Protecting Water Crossings from Horses

The watershed is a fragile ecosystem that is easily disturbed by horses, particularly when there are large numbers using a popular water crossing. One significant impact on the watershed by horses is the erosive damage done to soil by their hooves. What can you do to minimize this impact on the ecosystem?

First off, stay on maintained, designated trails–these trails are often designed with erosion control measures and are reasonably sloped and of firm footing that is moderately impervious to wear-and-tear. Use a ford where vegetation grows all the way to the water’s edge and preferably one with a shallow slope where water doesn’t undercut a stream bank. This best avoids damage to the sides of stream banks that could add to erosion and sedimentation.

Silting up of the watershed not only reduces water depth and alters water flow, but it is also injurious to organisms within the riparian habitat, such as hatching of amphibian eggs and viability of aquatic plants. A similar impact to the watershed is experienced when horses move over muddy trails–this disturbs soil with more entering the creek through runoff. It’s best to refrain from trail riding during muddy or snow-melt periods.

Do your homework before hitting the trail. Train your horse to step quietly into water; otherwise, a horse that is resistant to crossing will tear up the ground with repeated refusals to cross. This turns what was once a level, decent footing crossing into a quagmire of sucking mud and overturned rocks, making it less safe for others to pass.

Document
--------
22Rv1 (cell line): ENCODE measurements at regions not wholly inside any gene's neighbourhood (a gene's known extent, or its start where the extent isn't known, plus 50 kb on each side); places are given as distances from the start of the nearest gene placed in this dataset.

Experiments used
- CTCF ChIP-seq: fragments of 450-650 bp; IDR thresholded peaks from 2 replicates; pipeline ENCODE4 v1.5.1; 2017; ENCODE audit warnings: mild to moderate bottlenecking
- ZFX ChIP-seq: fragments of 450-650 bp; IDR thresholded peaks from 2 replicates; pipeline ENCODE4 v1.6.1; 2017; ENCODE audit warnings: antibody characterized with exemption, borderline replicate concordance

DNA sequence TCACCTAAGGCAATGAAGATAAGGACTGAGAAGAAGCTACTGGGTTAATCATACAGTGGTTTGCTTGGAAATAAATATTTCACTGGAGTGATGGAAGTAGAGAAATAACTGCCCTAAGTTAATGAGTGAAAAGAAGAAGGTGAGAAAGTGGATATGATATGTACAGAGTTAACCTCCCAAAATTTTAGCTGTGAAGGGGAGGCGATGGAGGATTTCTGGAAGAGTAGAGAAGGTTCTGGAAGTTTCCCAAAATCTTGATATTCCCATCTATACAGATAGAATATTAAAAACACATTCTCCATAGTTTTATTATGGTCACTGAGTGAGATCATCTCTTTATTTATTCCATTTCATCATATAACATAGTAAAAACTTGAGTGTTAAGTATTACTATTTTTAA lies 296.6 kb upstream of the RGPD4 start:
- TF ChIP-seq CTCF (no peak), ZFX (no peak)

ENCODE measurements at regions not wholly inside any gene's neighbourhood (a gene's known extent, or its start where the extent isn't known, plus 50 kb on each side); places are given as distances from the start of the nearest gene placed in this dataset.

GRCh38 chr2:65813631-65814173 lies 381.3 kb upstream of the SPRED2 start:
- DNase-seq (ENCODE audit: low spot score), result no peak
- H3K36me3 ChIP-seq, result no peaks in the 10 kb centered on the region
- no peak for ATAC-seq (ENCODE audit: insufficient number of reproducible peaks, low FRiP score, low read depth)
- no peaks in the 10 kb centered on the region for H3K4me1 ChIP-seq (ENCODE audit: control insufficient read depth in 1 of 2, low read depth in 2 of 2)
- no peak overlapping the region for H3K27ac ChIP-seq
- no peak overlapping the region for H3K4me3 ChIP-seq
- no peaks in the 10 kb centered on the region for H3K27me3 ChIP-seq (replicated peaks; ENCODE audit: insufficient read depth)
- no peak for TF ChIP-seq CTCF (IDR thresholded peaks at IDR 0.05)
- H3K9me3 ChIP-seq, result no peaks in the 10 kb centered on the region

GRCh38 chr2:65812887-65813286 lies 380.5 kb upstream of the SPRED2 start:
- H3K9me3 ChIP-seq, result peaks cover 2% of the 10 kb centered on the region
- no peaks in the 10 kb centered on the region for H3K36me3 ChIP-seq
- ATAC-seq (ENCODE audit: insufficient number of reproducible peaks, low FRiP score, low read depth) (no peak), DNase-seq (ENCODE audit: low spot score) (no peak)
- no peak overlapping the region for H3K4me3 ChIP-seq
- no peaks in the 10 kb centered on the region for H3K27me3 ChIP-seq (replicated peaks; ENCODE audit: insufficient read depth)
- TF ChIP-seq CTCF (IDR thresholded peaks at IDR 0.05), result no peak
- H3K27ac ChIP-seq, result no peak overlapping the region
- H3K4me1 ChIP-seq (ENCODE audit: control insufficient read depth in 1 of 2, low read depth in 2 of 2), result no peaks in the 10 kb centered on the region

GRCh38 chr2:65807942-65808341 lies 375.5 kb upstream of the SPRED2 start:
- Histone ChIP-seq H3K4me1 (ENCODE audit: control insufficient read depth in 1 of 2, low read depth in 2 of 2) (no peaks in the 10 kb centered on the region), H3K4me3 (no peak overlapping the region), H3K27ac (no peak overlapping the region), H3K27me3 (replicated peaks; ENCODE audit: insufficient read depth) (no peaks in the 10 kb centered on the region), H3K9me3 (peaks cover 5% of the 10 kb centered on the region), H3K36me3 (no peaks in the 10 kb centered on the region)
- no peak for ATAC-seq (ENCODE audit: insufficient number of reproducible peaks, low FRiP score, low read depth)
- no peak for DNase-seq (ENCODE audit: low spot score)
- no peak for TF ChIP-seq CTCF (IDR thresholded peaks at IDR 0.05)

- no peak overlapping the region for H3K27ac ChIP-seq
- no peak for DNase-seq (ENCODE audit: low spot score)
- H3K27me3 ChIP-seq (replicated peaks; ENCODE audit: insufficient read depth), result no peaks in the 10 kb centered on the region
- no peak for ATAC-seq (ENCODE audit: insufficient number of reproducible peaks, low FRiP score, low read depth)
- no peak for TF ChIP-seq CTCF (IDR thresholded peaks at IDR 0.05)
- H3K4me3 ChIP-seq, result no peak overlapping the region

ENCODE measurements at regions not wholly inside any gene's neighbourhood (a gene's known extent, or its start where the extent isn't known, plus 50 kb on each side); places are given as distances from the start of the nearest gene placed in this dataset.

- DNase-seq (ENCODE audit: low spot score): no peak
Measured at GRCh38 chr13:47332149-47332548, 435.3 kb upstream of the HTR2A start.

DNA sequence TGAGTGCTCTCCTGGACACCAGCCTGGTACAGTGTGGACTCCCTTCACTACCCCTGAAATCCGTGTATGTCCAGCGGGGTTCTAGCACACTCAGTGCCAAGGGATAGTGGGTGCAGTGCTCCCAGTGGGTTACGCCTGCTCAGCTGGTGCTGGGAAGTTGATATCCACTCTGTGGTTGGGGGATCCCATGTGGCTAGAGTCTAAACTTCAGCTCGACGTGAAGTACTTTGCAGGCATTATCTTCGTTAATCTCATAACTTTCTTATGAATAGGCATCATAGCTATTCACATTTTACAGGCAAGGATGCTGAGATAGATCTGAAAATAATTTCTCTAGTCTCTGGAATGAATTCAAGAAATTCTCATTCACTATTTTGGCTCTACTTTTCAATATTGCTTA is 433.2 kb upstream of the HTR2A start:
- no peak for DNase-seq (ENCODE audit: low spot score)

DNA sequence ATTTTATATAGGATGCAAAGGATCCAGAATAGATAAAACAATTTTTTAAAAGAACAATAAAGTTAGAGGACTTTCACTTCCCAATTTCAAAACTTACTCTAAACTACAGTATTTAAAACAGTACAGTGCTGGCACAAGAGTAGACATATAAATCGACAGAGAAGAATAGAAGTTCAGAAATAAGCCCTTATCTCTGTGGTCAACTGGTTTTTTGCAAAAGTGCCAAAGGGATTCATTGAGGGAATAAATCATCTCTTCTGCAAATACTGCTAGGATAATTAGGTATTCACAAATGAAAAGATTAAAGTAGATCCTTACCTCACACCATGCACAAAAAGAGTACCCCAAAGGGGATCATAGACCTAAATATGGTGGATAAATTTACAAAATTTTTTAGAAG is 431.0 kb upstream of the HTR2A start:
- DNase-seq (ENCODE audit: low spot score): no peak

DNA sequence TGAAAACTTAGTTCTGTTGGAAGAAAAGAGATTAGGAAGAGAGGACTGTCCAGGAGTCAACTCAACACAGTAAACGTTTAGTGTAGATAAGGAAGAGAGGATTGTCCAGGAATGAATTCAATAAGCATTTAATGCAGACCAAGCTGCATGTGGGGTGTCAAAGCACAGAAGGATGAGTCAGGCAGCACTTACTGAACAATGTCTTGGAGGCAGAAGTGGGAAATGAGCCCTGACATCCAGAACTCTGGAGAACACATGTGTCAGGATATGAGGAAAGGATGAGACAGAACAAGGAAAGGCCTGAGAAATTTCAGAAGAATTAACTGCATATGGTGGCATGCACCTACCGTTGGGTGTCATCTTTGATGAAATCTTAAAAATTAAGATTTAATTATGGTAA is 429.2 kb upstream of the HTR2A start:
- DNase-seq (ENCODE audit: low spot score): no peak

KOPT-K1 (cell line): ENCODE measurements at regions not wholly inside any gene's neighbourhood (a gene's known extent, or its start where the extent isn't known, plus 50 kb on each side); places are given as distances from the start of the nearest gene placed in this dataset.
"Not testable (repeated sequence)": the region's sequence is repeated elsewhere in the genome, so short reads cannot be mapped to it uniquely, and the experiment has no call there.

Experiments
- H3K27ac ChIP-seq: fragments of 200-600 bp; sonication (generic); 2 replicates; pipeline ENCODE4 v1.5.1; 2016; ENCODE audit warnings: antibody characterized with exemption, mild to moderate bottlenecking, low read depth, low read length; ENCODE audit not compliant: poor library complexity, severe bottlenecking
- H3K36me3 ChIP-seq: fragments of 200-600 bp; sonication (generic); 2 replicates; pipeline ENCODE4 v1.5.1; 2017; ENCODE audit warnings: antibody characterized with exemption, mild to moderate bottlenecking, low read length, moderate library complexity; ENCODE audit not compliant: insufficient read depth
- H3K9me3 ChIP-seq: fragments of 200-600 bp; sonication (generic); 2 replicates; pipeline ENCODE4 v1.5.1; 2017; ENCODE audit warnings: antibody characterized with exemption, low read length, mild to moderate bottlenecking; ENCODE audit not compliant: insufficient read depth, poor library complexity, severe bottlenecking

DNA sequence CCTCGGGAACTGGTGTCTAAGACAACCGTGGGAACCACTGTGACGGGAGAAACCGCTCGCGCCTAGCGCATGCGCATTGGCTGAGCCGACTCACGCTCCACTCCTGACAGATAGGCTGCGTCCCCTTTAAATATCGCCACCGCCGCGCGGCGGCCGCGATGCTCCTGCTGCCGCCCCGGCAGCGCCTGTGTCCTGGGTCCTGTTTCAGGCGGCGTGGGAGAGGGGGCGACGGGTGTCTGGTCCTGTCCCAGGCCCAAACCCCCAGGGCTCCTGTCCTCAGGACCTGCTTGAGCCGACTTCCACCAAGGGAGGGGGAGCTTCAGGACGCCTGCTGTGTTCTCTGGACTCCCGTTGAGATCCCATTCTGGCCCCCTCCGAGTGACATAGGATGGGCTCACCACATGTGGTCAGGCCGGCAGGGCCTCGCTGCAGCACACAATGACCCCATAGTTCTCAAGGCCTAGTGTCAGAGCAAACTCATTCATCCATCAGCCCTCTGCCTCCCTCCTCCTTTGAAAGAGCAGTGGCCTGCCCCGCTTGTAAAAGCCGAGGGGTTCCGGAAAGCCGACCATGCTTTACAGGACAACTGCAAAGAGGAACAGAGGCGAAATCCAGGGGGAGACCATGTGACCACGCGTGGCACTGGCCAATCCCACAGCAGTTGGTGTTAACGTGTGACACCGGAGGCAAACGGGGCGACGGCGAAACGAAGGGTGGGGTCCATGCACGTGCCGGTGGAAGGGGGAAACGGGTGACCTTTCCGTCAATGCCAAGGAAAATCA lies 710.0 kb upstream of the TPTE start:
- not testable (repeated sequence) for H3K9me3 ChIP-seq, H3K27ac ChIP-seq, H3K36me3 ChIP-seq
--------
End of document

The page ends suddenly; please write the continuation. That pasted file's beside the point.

If riding in a group, try to cross in single file so only a narrow area of the creek bed is disturbed. Scout out the safest spot to cross, and have an experienced horse lead the way. Generally, less-confident horses will follow quietly. Pass through the stream as quickly as possible to minimize the chance of horses dropping manure into the watershed. One issue that has been put to rest is the concern over watershed contamination with manure-generated microorganisms, such as Giardia, Cryptosporidium spp., and E. coli. Horses are not a contributor to water contamination with these bacteria, but manure debris in the water leaves a cosmetic “bad taste” for other users who follow.

There is nothing more annoying to other riders than a horse pawing and splashing in the water in close proximity. In addition, this behavior thrashes the ground, potentially turning that area into a safety hazard. If your horse starts to paw and splash, pull his head up and urge him forward so he doesn’t persist. In many cases, a pawing horse is thinking about lying down and rolling in the water, which isn’t probably something you want him to do with you in the saddle and your horse attired in your expensive saddle and gear!

Although you might have crossed a particular creek safely in the past, never take it for granted that creek bed conditions haven’t changed. Remember to scope out each crossing as if it were the first time you’d encountered it if for no other reason than other horses might have overturned rocks or altered the footing as they passed through.

By taking care to practice careful stewardship of the land and waterways, you will help with trail and ecosystem sustainability that helps keep trails open and safe for equestrian use.






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